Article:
The species information that can be provided by mass spectrometry means it is now being used as a tool in proteomics5 and for identifying complex chemical mixtures where there may be mass spectra from several different compounds overlapping. This is a common occurrence in forensic samples in particular. 

References and Further Reading

  1. Maurer, H. H. (2006) Hyphenated mass spectrometric techniques – indispensable tools in clinical and forensic toxicology and in doping control. Journal of Mass Spectrometry, 41, 1399–1413. https://doi.org/10.1002/jms.1112
  2. Traldi, P., Magno, F., Lavagnini, I., & Seraglia, R. (2006). Quantitative applications of mass spectrometry. John Wiley & Sons. https://doi.org/10.1002/0470029021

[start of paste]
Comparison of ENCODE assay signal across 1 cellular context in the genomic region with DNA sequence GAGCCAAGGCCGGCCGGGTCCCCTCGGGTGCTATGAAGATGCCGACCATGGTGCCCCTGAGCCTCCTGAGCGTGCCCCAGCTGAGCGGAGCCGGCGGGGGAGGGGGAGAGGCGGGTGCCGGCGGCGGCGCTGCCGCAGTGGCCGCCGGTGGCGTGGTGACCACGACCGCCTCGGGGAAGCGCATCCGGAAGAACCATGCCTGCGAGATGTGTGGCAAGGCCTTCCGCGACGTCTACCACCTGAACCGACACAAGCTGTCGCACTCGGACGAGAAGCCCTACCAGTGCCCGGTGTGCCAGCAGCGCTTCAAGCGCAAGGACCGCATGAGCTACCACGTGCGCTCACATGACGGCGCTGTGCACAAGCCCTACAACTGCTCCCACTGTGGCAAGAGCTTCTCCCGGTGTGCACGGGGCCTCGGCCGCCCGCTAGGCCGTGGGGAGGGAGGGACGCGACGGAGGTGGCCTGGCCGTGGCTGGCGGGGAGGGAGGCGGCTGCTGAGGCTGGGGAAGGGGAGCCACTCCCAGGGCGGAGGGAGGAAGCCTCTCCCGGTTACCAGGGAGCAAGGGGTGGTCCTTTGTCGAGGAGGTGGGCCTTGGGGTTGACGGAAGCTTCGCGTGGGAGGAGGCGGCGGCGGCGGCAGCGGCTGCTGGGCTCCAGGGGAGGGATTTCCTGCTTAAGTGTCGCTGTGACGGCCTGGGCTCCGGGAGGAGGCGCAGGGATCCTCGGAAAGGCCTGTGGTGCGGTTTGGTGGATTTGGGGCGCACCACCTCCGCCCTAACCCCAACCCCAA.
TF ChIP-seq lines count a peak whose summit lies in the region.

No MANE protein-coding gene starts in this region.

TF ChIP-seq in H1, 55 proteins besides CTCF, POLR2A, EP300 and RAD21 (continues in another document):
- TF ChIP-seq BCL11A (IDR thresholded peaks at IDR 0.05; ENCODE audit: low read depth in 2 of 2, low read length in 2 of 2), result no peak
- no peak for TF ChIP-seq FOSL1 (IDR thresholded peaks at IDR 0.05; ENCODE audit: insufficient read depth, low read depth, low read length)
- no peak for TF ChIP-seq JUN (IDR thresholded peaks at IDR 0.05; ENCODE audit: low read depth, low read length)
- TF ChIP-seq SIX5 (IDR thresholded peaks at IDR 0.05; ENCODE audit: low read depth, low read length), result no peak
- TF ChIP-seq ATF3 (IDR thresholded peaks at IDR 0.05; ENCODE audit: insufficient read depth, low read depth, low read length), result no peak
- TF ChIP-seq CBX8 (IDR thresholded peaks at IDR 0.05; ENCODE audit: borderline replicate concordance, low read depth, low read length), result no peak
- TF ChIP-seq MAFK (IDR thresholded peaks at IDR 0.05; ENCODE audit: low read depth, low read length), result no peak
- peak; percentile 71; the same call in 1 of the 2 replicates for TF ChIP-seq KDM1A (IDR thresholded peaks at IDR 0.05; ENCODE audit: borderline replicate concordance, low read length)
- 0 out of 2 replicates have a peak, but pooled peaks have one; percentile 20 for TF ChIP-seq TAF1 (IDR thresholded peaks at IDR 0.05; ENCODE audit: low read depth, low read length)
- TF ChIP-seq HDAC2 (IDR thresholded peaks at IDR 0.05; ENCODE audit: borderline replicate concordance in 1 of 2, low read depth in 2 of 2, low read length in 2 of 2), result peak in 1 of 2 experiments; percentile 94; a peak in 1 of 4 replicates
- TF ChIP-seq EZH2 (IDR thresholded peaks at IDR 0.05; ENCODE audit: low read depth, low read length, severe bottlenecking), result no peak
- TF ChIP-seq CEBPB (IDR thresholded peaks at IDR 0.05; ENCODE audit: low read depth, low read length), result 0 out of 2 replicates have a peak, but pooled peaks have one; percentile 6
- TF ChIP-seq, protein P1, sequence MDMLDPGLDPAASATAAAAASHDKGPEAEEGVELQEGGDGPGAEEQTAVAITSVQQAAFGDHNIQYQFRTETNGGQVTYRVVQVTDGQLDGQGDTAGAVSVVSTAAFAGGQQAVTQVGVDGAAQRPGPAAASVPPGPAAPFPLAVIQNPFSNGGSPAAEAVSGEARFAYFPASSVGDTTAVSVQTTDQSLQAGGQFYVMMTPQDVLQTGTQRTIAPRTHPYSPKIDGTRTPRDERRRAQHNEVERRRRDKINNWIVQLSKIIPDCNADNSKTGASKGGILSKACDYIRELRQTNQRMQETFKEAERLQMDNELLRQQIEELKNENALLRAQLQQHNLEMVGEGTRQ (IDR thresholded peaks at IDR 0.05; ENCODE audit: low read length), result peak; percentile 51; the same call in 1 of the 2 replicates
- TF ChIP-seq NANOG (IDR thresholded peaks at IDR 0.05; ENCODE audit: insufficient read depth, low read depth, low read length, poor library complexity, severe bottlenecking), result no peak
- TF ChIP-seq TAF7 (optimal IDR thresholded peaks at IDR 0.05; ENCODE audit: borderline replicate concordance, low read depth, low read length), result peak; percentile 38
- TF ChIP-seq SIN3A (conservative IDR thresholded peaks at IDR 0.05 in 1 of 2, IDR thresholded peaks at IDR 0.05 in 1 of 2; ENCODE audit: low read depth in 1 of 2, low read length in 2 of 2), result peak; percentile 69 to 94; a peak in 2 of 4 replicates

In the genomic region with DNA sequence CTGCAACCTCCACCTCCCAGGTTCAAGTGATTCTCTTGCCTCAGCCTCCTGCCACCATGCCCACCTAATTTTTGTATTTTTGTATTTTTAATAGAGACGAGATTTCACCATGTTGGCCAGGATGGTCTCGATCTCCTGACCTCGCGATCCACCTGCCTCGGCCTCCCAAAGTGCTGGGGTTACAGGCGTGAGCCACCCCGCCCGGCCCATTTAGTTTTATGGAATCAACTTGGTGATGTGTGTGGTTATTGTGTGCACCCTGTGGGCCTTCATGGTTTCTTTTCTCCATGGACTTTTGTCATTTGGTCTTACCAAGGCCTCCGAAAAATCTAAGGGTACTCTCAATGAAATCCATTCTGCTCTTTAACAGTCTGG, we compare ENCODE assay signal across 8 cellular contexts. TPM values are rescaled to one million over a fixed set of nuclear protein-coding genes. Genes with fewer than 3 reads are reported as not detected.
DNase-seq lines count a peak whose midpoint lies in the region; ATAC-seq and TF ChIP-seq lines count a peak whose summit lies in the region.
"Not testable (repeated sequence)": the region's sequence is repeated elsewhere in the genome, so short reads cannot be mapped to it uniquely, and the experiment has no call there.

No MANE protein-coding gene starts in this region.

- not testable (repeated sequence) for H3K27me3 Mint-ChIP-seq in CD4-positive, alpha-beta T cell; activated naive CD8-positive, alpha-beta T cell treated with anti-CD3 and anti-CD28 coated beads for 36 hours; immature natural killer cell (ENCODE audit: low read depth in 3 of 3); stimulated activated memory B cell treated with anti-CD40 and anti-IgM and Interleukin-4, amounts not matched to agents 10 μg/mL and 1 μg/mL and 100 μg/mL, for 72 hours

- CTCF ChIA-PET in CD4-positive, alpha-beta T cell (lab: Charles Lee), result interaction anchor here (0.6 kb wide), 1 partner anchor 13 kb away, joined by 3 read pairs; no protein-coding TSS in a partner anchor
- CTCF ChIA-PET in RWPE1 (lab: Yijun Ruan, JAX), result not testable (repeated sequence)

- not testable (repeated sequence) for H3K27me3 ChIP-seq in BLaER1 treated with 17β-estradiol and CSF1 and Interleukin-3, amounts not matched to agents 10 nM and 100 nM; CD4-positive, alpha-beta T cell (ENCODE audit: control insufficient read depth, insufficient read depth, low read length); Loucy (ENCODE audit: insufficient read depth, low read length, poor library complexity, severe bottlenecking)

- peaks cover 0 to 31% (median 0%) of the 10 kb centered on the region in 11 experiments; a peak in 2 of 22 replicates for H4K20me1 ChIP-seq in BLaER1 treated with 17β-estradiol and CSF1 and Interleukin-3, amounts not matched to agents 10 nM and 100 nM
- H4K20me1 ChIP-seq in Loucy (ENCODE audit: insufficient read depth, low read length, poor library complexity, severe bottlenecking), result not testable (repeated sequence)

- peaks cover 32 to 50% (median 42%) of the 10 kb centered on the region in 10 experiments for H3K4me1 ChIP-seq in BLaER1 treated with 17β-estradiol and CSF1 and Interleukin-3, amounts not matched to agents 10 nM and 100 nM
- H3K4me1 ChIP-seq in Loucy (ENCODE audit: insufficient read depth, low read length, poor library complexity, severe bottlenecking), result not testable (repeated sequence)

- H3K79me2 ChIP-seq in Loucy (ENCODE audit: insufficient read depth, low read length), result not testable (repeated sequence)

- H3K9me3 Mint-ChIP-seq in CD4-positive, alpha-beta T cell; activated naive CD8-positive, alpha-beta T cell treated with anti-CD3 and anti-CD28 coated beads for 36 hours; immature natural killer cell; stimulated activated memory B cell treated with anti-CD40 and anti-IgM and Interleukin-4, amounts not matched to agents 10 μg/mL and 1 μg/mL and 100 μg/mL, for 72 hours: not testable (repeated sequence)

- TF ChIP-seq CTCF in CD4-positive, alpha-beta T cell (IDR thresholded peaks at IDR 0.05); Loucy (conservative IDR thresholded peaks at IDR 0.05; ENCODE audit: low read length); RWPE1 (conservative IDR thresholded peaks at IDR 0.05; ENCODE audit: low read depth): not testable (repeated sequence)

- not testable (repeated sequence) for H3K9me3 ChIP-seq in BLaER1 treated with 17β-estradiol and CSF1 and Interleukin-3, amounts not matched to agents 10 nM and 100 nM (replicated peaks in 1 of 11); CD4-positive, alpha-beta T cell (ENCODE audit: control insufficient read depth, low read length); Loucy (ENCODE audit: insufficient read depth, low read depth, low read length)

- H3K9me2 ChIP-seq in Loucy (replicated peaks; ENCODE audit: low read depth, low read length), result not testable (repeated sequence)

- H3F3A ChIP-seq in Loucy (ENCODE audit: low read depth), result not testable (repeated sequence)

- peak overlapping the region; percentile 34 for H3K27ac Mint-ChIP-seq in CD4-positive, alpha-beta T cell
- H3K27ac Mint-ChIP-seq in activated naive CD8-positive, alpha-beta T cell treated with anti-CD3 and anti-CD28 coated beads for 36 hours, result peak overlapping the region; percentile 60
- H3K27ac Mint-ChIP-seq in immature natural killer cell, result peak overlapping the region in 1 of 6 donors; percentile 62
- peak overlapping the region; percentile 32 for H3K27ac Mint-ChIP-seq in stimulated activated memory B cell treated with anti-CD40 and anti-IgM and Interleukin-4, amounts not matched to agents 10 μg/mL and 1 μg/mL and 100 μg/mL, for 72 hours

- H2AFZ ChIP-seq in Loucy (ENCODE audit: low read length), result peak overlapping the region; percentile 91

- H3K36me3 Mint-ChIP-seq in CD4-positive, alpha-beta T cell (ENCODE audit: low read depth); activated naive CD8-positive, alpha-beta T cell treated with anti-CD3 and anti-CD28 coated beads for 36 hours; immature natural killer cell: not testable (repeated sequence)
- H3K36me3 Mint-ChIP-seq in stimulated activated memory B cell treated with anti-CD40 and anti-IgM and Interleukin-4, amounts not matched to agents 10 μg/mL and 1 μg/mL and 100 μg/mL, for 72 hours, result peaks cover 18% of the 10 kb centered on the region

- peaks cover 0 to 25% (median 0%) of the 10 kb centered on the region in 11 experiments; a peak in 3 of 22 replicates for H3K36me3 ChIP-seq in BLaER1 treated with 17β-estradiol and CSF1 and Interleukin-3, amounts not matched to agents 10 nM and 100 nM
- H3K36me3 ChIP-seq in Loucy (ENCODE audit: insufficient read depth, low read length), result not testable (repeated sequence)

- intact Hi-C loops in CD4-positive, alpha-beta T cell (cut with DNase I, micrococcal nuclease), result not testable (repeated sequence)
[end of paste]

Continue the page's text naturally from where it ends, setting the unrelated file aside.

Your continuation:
3. Kind, T., & Fiehn, O. (2010). Advances in structure elucidation of small molecules using mass spectrometry. Bioanal Rev, 2, 23–60. https://doi.org/10.1007/s12566-010-0015-9
  4. Eliuk, S., & Makarov, A. (2015). Evolution of Orbitrap Mass Spectrometry Instrumentation. Annual Reviews of Analytical Chemistry, 8, 61–80. https://doi.org/10.1146/annurev-anchem-071114-040325
  5. Cunsolo, V., & Foti, S. (2019). Mass spectrometry in proteomics. Mass Spectrometry: An Applied Approach, 261–272. https://doi.org/10.1002/9781119377368.ch8

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Rebecca Ingle, Ph.D

Written by

Rebecca Ingle, Ph.D

Dr. Rebecca Ingle is a researcher in the field of ultrafast spectroscopy, where she specializes in using X-ray and optical spectroscopies to track precisely what happens during light-triggered chemical reactions.